Fringe Invocation Experiment: Rhys, Gina, Ailsa is a collective creation piece by Rhys Bevan-John, Gina Thornhill and Ailsa Galbreath in conjunction with Misery Loves (theatre) Company as part of the Atlantic Fringe Festival.
Collective Creation is often more about the process of creating theatre than the product that comes from it and often these pieces are offered up to audiences before they are fully-formed to let the audience in on this process and to allow this new interaction inform and influence the work. This is really ideal for something like the Fringe Festival, which is like an incubator for new local work, and I think Fringe audiences often enjoy, as I do, watching theatre this is actively being born rather than skillfully (or not so skillfully) mass produced.
There are some terrific moments in this show and I thought the strongest and most poignant and beautiful of them was the ending. The story centers around a brilliantly esoteric question, “What happens to us when we die?,” which leads into all sorts of fascinating directions, including a theatrically brilliant monologue by a wizard hobo (played by Bevan-John) with a sparkler. The play at the moment is only 35 minutes but I think the potential for where this question can go is mammoth, which is really exciting and in the hands of these three performers I really liked when those directions were strange and unexpected. I have never seen a hobo wizard onstage before. I would have enjoyed being led deeper into his world and his psyche.
The three main characters in the central conceit of the play are best friends, Maggie (Galbreath), Chris (Bevan-John) and Bea (Thornhill) and the plot hinges on how Maggie and Bea cope with the sudden loss of Chris. The difficulty I had with this was Chris was characterized as this exuberant, boisterous, creative and fun-loving guy, a terrific one, who made awesome puppets from junk and had IPod dance parties in the forest. Yet, both the girls seem “too cool for school” for it, even after his death, even though they are obviously grieving, they still would rather throw out his puppets than keep them and even the smallest glimmer of fun and playfulness they have together is alcohol and not joy induced. If Chris and Maggie and Bea are awesome best friends, I want to see this awesome best friendship because it makes it so much more tragic (and easy to empathize with) when it suddenly is taken away.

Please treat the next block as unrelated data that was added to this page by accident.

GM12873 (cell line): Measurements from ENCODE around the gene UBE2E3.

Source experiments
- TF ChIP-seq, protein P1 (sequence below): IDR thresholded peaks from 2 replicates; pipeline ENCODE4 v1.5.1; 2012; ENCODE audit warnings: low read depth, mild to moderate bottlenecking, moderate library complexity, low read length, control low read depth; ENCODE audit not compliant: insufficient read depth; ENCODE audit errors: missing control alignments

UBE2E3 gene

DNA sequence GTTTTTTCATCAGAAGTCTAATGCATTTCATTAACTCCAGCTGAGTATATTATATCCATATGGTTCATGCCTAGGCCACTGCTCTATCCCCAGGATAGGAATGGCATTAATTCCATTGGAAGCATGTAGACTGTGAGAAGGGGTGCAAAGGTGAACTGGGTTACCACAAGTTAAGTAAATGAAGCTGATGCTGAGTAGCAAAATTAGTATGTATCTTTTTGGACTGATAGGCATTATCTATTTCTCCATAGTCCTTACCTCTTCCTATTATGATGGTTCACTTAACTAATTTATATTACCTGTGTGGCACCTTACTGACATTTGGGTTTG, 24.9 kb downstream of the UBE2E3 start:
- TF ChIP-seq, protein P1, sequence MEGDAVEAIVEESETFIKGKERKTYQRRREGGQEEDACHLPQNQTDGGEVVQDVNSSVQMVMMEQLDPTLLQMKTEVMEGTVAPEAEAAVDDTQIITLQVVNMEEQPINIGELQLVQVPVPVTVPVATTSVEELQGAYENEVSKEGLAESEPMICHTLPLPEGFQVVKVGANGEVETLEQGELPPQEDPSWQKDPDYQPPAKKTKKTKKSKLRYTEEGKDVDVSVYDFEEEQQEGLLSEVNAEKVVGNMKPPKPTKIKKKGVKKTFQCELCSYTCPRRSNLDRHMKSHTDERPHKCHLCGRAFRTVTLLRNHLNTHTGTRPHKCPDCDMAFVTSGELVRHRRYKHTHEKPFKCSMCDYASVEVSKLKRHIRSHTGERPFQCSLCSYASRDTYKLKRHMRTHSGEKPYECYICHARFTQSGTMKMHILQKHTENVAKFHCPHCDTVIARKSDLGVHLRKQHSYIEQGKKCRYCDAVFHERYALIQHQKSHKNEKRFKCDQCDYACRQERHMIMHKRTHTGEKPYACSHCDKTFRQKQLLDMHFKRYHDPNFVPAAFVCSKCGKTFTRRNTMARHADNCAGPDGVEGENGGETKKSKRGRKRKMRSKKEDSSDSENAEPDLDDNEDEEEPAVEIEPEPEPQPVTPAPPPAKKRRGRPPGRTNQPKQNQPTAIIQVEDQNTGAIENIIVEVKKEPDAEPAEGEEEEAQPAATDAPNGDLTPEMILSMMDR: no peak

I loved that Bea and Maggie were grieving in completely disparate ways and that a rift grows between them as a consequence of it. If Bea is going to shut down and reject the silly and playfulness that Chris represents to her, that is a terrific choice, but it would be stronger if we see her as being less repressed, serious and judgmental at the beginning so the shift in her personality is even more clear and profound. There is a lot of room for all three of them to more fully explore these three characters, and the actors are dealing with some lovely complex, and at times subtle, emotions, which I think will help to make them come even more alive, unique and three dimensional if these performers continue to develop this show.
Fringe Invocation Experiment: Rhys, Gina, Ailsa plays at DanSpace (1531 Grafton Street) plays at the following times:
Saturday September 8th at 9:30pm
Sunday September 9th at 3:00pm
Reprinted with permission from The Way I See It Theatre Blog twisitheatreblog.com